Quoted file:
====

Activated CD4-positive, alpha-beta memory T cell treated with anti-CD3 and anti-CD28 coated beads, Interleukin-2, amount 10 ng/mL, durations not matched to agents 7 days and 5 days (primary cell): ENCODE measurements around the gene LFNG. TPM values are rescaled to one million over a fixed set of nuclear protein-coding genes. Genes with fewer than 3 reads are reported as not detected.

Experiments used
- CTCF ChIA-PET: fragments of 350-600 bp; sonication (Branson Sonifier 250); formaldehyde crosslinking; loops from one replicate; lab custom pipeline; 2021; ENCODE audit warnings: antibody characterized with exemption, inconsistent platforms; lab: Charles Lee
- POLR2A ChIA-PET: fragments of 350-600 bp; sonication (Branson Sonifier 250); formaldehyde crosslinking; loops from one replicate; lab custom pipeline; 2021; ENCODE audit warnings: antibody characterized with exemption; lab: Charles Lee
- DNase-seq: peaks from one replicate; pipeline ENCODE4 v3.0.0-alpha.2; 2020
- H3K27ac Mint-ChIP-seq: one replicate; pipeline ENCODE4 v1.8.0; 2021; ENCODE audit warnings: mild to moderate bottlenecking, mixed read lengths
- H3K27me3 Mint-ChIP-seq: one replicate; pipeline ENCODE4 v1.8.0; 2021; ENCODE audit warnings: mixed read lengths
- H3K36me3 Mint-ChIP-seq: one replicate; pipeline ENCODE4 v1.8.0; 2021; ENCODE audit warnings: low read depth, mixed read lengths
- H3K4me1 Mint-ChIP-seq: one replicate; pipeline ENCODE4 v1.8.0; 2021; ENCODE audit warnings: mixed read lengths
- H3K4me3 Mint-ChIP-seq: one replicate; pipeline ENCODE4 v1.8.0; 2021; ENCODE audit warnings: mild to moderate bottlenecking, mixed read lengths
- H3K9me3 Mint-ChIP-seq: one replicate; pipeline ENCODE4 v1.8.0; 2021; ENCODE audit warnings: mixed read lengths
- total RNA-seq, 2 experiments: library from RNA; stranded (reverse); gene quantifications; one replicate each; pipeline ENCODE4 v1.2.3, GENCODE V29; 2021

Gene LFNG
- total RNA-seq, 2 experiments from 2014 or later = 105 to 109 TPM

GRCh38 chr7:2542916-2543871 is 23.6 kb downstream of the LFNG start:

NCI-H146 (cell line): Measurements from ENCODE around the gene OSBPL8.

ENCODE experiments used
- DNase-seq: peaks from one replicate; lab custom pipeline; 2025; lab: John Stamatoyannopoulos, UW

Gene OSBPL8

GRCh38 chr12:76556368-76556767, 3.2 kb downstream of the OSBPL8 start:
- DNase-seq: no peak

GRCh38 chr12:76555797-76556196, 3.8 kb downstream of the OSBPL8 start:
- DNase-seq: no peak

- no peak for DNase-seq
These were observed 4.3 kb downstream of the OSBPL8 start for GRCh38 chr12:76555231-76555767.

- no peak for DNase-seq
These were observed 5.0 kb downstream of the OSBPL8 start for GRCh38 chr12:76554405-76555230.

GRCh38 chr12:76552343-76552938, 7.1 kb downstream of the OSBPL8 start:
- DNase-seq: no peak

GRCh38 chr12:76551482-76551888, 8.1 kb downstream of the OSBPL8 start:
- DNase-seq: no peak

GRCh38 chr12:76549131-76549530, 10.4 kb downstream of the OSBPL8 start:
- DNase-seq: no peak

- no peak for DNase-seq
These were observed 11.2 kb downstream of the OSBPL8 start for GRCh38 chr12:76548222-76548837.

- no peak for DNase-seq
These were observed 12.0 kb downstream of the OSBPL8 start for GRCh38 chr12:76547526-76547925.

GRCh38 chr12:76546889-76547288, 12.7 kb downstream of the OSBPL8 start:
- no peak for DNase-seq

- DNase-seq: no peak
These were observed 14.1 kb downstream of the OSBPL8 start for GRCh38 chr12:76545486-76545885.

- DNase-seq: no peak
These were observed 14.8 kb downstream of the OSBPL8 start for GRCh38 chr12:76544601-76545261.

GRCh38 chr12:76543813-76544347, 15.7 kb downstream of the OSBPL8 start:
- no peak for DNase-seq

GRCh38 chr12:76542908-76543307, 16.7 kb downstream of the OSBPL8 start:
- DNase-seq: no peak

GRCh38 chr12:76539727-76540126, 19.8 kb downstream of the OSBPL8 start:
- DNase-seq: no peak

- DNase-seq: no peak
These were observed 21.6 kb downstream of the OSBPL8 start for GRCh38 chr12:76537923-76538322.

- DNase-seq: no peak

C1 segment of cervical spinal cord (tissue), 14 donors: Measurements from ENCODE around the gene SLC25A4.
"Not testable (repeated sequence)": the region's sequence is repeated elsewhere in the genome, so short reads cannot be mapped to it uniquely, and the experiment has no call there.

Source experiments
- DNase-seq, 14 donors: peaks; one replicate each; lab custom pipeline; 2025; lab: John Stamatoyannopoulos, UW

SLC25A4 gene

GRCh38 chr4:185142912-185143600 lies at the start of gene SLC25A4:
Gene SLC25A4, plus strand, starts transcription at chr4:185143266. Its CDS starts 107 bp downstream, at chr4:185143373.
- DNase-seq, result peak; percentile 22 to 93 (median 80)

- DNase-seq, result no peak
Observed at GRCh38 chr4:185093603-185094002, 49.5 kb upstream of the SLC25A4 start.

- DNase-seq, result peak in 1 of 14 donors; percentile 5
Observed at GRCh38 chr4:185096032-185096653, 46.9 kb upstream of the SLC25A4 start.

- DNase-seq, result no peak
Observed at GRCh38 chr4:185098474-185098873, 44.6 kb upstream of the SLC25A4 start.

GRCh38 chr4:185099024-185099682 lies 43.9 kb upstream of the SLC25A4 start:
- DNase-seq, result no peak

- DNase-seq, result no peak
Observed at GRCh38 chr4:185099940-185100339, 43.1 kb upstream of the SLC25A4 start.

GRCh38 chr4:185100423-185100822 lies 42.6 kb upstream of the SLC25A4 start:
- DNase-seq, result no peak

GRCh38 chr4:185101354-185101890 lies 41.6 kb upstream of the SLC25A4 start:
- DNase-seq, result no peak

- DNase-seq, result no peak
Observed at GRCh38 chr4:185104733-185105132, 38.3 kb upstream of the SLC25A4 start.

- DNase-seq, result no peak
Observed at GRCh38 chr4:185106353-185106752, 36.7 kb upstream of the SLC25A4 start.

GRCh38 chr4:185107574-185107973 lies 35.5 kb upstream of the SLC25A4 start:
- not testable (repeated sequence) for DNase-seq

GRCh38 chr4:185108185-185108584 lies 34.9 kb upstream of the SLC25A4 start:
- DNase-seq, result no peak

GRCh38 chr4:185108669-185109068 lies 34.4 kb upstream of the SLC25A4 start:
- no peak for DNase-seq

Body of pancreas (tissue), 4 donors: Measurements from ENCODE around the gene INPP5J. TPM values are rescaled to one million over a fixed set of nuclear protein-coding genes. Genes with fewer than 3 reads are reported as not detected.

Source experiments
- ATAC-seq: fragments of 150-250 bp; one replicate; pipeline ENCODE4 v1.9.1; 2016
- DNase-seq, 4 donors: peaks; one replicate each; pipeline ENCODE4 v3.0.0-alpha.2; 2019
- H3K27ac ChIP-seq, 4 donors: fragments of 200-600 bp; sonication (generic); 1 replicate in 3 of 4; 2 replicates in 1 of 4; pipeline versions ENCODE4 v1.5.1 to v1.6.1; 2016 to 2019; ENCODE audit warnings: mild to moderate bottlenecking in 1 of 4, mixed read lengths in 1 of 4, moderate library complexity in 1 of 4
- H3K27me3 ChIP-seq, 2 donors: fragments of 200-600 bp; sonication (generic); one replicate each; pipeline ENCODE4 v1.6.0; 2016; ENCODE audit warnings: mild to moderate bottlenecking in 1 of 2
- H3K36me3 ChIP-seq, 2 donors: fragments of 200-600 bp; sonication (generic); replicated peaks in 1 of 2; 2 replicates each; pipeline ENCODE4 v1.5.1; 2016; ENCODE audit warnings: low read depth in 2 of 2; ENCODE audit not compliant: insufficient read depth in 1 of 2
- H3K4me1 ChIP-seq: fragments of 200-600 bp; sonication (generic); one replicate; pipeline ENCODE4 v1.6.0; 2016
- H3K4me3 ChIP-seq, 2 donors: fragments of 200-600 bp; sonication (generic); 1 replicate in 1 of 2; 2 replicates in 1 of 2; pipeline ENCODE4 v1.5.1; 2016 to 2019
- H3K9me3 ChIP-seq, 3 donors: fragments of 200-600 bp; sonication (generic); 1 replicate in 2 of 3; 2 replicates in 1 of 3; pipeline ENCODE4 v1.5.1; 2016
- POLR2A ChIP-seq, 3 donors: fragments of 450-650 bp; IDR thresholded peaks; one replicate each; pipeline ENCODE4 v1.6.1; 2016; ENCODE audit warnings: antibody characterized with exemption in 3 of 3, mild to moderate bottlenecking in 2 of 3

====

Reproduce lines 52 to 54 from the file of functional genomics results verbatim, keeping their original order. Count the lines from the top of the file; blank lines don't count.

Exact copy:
- DNase-seq: no peak

C1 segment of cervical spinal cord (tissue), 14 donors: Measurements from ENCODE around the gene SLC25A4.
"Not testable (repeated sequence)": the region's sequence is repeated elsewhere in the genome, so short reads cannot be mapped to it uniquely, and the experiment has no call there.